That split resulted in a split of the feelings of our children. Our son blamed me for "ruining" everything with divorce, where my daughter understood and sympathized with me and my reasons. They are grown now and each is a parent. However, the division has continued. It deeply saddens me.....maybe more than some people because of my belief that family is a number one priority. I am happy to say that my in-laws (his brother and his wife) still consider me family and treat me as such. They have never blamed me for calling it quits. I am a cross-eyed optimist, I guess.....but I am hoping that, in time, my children will be close.......or at least closer than they are at present. I also wish that my son were more attentive toward me, but my daughter works twice as hard to make up for the fact that he isn't. God bless the day I had her for she is my joy. As it stands now, our family reunion could take place in a teacup and we'd still have room for the band.

So, all of you who have large families....enjoy, enjoy enjoy. You may get frustrated once in a while over something "Aunt Millie" or "Cousin Olive" did or said.....but they're family and they belong to YOU. Pass the potato salad please......and, oh yeah - Keep smilin'!

Wednesday, April 6, 2011 for equine and equestrian

and those words sound so sophisticated for such a fun and laid back event. At least that's how it was for me. I know there are occasions when it involves lots of money and years of training and the horse is worth hundreds of thousands of dollars....but, for my own experiences, I'm talking about just the LOVE of riding. To get on a horse....most of the time bareback....and take off with the wind blowing in your hair, is one of the best things you can do for your heart and soul.

When I was 8 years old, my grandmother asked me what I would rather have.....piano lessons or a horse. What a ridiculous question! Even though I wish I could have done both.....of course I took the horse! Horses are a lot of work though. I was fortunate that we lived on a small farm so we had the room and the barns. My mother had previously owned horses so she was experienced in the care and feeding, as well as how to ride and saddle. The horse pictured is actually my horse and I owned him for 8 years. When I was 16, I sold him to a woman who was buying him for her 6 year old and I know he went to a good home.

When I owned him, I would meet up with other kids my age who had horses and we would all ride together. We loved to play "hide and seek" in the wooded fields. The rules were that you could not get off your you not only had to find a place to hide had to also hide your horse. So many times the horses would nicker to each other and betray our location. It was a lot of fun, as were the rides we took that stretched for miles on narrow, gravel country roads. We would stop along the way and have a picnic and we always remembered to bring along carrots for the horses. Of course they always had grass to munch on, so they weren't hungry.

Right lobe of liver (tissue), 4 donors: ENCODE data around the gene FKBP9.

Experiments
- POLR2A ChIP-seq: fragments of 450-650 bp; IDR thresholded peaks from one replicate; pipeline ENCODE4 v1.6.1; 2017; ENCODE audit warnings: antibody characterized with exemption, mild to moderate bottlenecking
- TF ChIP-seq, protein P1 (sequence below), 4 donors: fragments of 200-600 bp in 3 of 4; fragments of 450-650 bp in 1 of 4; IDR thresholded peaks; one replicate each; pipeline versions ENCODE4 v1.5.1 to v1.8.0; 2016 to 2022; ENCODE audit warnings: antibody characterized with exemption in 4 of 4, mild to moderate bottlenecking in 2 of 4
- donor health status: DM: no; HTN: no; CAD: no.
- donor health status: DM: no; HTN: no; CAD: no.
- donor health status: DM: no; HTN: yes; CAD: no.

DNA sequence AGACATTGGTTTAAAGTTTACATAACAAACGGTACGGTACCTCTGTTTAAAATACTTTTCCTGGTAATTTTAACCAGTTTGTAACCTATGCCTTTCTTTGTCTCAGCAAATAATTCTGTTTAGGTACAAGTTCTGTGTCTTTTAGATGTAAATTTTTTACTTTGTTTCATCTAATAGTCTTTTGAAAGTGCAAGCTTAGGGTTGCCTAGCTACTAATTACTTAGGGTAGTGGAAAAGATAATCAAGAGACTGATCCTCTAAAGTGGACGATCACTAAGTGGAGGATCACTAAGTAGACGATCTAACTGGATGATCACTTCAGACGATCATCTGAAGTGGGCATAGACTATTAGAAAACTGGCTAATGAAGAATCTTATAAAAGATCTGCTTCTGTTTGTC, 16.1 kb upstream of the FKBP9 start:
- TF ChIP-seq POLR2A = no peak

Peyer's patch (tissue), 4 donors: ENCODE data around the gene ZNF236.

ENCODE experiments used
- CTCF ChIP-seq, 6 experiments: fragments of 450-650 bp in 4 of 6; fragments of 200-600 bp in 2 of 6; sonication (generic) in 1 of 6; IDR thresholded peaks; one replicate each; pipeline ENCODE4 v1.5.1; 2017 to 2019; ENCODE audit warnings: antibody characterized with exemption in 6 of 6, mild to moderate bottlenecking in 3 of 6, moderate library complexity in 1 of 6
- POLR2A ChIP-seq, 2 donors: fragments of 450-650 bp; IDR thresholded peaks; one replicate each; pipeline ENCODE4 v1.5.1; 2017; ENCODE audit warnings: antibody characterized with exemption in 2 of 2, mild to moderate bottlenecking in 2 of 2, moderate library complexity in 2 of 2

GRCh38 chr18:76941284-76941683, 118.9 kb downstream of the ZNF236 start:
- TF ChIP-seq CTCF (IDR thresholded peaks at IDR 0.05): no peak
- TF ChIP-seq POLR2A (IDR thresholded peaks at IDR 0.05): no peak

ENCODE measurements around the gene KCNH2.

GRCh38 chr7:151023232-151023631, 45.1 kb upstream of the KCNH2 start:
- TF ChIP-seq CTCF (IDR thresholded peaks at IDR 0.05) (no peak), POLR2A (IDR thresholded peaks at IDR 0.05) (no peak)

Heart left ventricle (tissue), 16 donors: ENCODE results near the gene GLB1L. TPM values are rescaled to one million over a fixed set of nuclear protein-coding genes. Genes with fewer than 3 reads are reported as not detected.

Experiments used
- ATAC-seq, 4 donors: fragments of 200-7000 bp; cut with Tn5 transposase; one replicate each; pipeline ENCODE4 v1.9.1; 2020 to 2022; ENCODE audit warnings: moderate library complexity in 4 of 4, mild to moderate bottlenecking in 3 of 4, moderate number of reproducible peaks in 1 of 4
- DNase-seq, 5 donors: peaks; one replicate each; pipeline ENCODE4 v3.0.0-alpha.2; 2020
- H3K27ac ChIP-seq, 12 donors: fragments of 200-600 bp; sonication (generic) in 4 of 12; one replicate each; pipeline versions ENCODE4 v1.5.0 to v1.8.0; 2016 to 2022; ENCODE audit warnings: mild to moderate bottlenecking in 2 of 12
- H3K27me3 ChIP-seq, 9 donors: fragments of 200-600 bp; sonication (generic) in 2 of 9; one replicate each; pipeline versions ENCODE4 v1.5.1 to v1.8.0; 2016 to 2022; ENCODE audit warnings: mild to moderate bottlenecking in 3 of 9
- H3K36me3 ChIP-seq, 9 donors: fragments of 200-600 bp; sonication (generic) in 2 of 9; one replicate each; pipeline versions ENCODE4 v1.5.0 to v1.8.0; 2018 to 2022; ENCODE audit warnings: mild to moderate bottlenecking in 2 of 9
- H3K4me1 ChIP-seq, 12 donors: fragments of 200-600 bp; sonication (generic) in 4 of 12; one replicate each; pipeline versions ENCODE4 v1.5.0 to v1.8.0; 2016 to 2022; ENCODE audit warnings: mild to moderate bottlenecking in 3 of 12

I can't even begin to explain the feeling.....the ultimate freedom....of riding a horse. I would ride in our back fields almost daily and then over to an adjoining farm frequently to enjoy an additional 80 acres there. There were paths all through woods and around a small lake. It was so peaceful.....and absolutely breathtakingly beautiful. Just me, my trusty horse and my faithful little dog. How I wish I would have had the forethought to have had a camera with me. The pictures I have are only in my mind now. I have cherished those years all my life and can feel a smile slowly creep over my face as I think back and fondly remember. Just the sound of his hooves methodically hitting the ground and the squeak of the leather saddle under me.....the birds in the trees, ducks from the lake and the jingle of my dog's collar tags. When I'm stressed......I go back there mentally. I know I am so lucky to have these memories. So much so that I forgave my grandmother for tearing that picture out of the magazine. LOL (reference to the B post)

Tuesday, April 5, 2011 for Drive-Ins

Oh my generation sure did love drive-in movies! I can't believe that almost every one of them are closed now. It was a wonderful date for teenagers. Lots of time to "neck" and if you didn't like your date that much, you could always watch the movie!! It was really convenient for families too. Mom and Dad could get an evening out without having to pay the babysitter.....the kids came right along. We'd fill the car with snacks, popcorn, pop and candy brought from home so we didn't have to pay the high prices there. The kids, dressed in pj's, hugging their blankets and stuffed animals, would snuggle back in the car and usually would fall asleep within the first hour or so.